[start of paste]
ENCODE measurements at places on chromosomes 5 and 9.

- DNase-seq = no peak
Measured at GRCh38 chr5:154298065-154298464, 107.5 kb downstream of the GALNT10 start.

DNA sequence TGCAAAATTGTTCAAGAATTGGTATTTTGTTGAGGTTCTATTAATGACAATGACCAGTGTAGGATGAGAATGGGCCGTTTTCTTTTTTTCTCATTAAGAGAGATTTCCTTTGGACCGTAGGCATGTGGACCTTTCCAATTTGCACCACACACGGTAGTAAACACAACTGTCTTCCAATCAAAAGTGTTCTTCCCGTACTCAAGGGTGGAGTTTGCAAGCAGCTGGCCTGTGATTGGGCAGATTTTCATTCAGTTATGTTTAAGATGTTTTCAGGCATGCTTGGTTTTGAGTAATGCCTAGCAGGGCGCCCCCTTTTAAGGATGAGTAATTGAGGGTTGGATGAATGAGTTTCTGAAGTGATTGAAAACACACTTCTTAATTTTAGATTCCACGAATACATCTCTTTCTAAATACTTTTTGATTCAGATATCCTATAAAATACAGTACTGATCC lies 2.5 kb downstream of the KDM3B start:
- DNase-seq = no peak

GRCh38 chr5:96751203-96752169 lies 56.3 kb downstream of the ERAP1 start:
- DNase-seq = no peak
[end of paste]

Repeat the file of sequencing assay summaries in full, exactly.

ENCODE measurements at places on chromosomes 5 and 9.

- DNase-seq = no peak
Measured at GRCh38 chr5:154298065-154298464, 107.5 kb downstream of the GALNT10 start.

DNA sequence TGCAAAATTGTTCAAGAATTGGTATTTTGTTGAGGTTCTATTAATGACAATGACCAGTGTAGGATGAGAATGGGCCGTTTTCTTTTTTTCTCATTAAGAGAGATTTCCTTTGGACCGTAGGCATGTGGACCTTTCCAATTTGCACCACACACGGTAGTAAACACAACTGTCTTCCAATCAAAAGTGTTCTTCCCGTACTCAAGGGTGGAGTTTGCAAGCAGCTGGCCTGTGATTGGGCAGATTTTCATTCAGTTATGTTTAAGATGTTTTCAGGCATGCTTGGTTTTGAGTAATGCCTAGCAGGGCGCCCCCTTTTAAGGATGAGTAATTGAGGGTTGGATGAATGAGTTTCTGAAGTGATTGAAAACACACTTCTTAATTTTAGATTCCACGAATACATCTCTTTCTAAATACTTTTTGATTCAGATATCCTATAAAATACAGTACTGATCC lies 2.5 kb downstream of the KDM3B start:
- DNase-seq = no peak

GRCh38 chr5:96751203-96752169 lies 56.3 kb downstream of the ERAP1 start:
- DNase-seq = no peak